You can discover more about a person in an hour of play than in a year of conversation. A hero is born among a hundred; a wise man is found among a thousand, but an accomplished man might not be found even among a hundred thousand men. Apply yourself both now and in the next life. Without effort you cannot be prosperous. Though the land be good, you cannot have an abundant crop without cultivation. The beginning is the most important part of the work.

The wisest have the most authority. Rhetoric is the art of ruling the minds of men. One of the penalties for refusing to participate in politics is that you end up being governed by your inferiors.  

The excessive increase of anything causes a reaction in the opposite direction. Attention to health is lifes greatest hindrance. Only the dead have seen the end of war.


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Epictetus …

Posted on June 25, 2007. Filed under: The Great Greeks |

Epictetus was a philosopher of the Stoic school. Probably born a slave, he lived in Rome until his exile to Greece, where he lived and died.

God has entrusted me with myself……  No man is free who is not master of himself. The two powers which constitute a wise man, are those of bearing and forbearing.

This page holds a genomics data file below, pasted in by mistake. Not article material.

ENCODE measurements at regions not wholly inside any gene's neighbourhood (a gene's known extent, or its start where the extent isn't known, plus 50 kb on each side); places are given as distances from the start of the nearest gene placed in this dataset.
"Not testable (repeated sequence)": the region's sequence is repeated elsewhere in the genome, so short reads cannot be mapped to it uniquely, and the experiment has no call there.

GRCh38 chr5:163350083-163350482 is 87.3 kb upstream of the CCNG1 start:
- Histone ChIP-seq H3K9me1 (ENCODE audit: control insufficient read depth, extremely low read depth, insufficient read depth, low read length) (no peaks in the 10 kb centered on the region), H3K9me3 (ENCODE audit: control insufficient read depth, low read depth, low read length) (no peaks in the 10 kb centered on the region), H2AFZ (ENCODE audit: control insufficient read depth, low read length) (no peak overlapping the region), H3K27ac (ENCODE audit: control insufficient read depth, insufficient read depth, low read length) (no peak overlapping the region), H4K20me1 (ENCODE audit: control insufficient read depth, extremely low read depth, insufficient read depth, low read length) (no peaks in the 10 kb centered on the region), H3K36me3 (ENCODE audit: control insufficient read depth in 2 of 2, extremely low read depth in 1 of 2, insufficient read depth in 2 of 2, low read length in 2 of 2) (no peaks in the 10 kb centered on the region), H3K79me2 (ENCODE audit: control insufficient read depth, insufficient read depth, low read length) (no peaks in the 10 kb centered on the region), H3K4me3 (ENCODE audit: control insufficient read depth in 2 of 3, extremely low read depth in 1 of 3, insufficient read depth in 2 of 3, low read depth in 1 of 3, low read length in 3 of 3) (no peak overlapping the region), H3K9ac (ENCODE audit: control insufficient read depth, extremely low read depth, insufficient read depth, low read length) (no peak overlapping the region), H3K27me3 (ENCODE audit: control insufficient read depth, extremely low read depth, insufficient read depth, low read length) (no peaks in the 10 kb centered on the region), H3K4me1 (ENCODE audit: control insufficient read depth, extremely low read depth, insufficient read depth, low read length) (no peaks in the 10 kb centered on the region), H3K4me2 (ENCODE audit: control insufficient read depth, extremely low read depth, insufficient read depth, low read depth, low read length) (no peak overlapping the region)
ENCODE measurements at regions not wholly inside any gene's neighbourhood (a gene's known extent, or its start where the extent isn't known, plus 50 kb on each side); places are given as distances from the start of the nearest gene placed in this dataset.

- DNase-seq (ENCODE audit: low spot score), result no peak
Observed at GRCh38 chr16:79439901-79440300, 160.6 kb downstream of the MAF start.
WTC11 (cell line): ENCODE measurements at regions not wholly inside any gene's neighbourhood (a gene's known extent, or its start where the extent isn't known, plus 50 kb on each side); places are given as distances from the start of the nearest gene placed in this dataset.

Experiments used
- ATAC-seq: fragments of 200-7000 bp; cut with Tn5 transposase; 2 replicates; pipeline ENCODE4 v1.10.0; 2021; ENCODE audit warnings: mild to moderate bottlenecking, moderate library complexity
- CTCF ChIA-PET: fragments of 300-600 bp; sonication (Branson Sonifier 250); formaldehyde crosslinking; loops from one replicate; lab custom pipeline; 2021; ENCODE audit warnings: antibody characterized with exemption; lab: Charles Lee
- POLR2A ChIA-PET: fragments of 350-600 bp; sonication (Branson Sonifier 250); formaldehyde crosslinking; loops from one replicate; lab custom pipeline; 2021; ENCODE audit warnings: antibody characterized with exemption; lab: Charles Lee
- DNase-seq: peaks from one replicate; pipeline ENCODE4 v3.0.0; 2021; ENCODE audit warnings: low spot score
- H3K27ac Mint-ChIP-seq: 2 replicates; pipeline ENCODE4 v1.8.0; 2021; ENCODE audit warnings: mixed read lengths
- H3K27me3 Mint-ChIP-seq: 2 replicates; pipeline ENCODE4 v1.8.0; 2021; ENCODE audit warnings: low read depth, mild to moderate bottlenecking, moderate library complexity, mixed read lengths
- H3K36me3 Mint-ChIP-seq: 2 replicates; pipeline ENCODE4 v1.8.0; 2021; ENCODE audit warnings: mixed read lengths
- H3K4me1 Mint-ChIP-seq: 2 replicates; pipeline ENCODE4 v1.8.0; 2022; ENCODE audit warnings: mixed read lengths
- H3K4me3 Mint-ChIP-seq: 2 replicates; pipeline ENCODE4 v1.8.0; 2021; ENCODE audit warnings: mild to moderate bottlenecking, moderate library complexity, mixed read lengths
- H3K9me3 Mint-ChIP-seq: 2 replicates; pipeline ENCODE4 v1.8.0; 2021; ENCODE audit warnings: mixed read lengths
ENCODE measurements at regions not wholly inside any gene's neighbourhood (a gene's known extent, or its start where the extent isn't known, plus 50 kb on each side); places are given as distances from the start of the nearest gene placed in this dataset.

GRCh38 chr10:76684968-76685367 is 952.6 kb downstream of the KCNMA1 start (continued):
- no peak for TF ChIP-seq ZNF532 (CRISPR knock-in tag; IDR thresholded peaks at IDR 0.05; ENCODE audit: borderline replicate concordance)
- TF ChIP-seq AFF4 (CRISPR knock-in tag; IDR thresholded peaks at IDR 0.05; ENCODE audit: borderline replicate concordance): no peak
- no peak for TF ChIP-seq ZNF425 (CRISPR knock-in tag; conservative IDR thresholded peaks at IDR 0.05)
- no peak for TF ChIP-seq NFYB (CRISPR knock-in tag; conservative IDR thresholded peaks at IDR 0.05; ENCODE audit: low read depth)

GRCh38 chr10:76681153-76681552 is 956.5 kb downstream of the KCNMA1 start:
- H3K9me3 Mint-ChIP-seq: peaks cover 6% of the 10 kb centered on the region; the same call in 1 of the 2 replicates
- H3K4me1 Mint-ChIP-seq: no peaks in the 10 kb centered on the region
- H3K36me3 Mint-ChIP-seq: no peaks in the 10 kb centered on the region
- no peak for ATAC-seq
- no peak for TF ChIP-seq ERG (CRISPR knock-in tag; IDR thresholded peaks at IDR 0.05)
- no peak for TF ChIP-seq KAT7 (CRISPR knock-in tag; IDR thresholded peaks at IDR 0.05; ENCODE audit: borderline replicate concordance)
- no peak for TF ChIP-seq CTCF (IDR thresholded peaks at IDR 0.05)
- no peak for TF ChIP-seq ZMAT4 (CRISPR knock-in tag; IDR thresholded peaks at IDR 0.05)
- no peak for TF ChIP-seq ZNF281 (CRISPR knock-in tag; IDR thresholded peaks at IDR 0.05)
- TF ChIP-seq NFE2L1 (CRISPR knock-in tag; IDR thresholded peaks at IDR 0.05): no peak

The essence of philosophy is that a man should so live that his happiness shall depend as little as possible on external things. It is the nature of the wise to resist pleasures, but the foolish to be a slave to them.

Freedom is not procured by a full enjoyment of what is desired, but by controlling the desire. It’s not what happens to you, but how you react to it that matters.

He is a wise man who does not grieve for the things which he has not, but rejoices for those which he has. Whoever does not regard what he has as most ample wealth, is unhappy, though he be master of the world.

When you are offended at any man’s fault, turn to yourself and study your own failings, then you will forget your anger.  Whenever you are angry, be assured that it is not only a present evil, but that you have increased a habit.

The time when you should withdraw into yourself is when you are forced to be in a crowd. We have two ears and one mouth so that we can listen twice as much as we speak.

The greater the difficulty, the more glory in surmounting it. Skilled pilots gain their reputation from storms and tempests.

 

Be careful to leave your sons well instructed rather than rich, for the hopes of the instructed are better than the wealth of the ignorant.

All religions must be tolerated for every man must get to heaven in his own way.